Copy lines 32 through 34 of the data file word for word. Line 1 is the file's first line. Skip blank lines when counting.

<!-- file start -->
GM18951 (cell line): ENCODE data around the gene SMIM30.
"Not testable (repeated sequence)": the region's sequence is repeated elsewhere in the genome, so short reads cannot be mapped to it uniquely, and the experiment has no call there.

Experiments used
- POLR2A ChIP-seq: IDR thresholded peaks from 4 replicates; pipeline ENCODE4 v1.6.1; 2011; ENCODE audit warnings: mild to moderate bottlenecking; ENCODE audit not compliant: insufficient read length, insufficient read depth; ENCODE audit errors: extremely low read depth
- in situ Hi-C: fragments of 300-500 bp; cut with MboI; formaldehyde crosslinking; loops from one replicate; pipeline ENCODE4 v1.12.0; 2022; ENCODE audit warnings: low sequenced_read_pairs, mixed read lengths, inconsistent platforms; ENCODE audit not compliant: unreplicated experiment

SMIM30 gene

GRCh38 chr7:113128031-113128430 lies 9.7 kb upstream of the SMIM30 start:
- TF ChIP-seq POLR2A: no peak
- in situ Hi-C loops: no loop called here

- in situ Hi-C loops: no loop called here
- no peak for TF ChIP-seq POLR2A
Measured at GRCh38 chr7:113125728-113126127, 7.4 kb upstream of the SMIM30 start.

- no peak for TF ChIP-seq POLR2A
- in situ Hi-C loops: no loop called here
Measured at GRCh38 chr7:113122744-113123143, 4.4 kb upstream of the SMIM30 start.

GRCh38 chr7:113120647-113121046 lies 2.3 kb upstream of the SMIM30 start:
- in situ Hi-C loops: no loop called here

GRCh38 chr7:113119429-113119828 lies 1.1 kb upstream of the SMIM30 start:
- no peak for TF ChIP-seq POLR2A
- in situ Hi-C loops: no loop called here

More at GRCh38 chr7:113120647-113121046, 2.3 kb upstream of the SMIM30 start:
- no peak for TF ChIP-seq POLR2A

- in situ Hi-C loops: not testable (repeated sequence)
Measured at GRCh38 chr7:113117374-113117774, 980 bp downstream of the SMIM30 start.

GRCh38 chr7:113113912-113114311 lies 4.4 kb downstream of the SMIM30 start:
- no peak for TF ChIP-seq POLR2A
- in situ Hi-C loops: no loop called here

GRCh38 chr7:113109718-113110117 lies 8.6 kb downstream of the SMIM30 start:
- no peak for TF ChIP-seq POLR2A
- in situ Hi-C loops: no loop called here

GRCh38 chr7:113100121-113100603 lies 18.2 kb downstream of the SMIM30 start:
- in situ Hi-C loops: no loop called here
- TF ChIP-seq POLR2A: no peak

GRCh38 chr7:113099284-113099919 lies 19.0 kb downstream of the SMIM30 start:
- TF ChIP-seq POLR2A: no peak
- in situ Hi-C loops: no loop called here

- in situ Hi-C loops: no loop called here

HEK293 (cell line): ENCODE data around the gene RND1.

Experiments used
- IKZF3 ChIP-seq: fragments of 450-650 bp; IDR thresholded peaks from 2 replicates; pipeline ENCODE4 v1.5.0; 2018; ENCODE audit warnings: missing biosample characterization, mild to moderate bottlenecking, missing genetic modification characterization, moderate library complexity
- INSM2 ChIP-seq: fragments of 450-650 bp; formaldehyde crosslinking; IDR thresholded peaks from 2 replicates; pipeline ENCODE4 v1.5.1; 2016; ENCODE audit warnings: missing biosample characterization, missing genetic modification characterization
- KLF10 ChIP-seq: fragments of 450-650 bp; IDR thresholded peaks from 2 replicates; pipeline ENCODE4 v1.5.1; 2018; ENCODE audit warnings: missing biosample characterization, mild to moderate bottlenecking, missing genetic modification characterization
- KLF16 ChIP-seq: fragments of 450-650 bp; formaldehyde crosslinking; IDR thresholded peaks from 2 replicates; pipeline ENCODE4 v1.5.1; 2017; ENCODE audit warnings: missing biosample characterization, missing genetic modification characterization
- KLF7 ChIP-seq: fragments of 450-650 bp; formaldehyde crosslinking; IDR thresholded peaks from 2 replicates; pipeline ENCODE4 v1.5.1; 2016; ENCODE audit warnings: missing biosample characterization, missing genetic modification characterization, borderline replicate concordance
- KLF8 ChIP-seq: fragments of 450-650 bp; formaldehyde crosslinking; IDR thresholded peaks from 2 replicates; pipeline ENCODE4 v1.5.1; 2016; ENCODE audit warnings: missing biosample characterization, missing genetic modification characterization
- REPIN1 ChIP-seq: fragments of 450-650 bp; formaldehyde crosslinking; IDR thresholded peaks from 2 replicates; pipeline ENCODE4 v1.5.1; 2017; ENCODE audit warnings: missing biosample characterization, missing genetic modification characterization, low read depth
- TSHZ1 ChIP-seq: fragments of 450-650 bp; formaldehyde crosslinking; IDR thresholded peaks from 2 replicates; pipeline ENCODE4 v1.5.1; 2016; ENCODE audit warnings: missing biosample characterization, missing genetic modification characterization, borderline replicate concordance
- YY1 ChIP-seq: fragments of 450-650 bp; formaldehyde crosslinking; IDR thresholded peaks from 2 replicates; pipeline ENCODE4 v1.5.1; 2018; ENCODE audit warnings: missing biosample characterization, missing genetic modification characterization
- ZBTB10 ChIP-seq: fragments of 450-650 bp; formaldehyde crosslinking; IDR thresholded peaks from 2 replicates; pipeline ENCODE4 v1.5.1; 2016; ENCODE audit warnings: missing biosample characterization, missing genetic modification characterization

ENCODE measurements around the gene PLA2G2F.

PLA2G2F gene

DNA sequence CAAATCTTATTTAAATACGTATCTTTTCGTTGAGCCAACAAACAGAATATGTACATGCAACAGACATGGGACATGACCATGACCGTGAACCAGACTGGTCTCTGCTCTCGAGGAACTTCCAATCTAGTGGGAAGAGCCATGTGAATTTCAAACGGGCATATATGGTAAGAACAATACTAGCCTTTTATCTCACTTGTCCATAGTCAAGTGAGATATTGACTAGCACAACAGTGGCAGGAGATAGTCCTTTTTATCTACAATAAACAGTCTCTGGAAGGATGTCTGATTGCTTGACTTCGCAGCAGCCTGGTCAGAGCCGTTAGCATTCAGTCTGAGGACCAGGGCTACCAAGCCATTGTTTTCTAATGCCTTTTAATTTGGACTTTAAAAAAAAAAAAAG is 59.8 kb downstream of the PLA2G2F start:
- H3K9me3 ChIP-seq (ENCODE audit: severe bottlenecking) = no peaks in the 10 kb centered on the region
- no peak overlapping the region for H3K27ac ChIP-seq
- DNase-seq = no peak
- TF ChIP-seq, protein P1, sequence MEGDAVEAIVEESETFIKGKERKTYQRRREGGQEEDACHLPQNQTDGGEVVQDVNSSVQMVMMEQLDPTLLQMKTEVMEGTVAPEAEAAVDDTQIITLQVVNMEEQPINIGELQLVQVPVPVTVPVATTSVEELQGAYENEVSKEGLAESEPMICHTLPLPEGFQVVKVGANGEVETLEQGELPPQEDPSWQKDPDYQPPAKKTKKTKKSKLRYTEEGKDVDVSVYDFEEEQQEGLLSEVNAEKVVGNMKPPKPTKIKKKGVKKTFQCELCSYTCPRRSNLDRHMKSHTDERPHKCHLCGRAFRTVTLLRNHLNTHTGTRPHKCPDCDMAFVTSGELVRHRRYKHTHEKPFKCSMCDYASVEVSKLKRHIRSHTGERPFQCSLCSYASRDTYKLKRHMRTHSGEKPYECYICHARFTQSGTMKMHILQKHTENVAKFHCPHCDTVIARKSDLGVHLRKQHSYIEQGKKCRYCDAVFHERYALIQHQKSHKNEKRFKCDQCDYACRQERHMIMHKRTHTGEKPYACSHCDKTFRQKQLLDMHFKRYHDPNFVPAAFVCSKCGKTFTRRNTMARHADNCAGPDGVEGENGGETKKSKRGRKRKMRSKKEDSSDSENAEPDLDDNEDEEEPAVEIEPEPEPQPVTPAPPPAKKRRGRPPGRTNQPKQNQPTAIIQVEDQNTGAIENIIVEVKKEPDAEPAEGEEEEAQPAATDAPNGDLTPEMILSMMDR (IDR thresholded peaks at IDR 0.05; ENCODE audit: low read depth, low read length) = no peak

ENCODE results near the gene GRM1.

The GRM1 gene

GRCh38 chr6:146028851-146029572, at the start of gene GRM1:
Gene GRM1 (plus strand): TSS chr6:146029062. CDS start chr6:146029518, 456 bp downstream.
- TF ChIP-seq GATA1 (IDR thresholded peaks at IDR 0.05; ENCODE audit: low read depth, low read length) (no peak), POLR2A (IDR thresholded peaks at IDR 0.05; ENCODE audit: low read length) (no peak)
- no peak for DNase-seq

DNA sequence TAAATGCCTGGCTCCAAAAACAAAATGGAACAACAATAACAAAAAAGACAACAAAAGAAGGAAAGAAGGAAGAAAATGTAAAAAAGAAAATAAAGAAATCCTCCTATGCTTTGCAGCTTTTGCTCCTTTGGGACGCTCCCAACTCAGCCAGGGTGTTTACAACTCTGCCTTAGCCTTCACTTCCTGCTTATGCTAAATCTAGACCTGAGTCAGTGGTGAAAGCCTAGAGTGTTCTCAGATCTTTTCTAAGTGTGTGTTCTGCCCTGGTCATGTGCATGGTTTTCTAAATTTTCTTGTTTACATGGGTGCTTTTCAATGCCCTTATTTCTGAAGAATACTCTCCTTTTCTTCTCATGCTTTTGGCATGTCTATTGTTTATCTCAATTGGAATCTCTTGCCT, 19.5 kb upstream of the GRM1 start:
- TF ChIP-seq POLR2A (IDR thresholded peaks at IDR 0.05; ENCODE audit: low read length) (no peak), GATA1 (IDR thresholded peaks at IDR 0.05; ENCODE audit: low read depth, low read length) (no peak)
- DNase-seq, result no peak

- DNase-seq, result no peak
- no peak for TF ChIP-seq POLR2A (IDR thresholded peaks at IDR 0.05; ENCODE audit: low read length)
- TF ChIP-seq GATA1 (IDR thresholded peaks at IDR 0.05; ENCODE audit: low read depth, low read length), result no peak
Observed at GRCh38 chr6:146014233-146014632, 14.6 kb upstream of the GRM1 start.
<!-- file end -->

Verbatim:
- in situ Hi-C loops: no loop called here
- TF ChIP-seq POLR2A: no peak

GRCh38 chr7:113099284-113099919 lies 19.0 kb downstream of the SMIM30 start: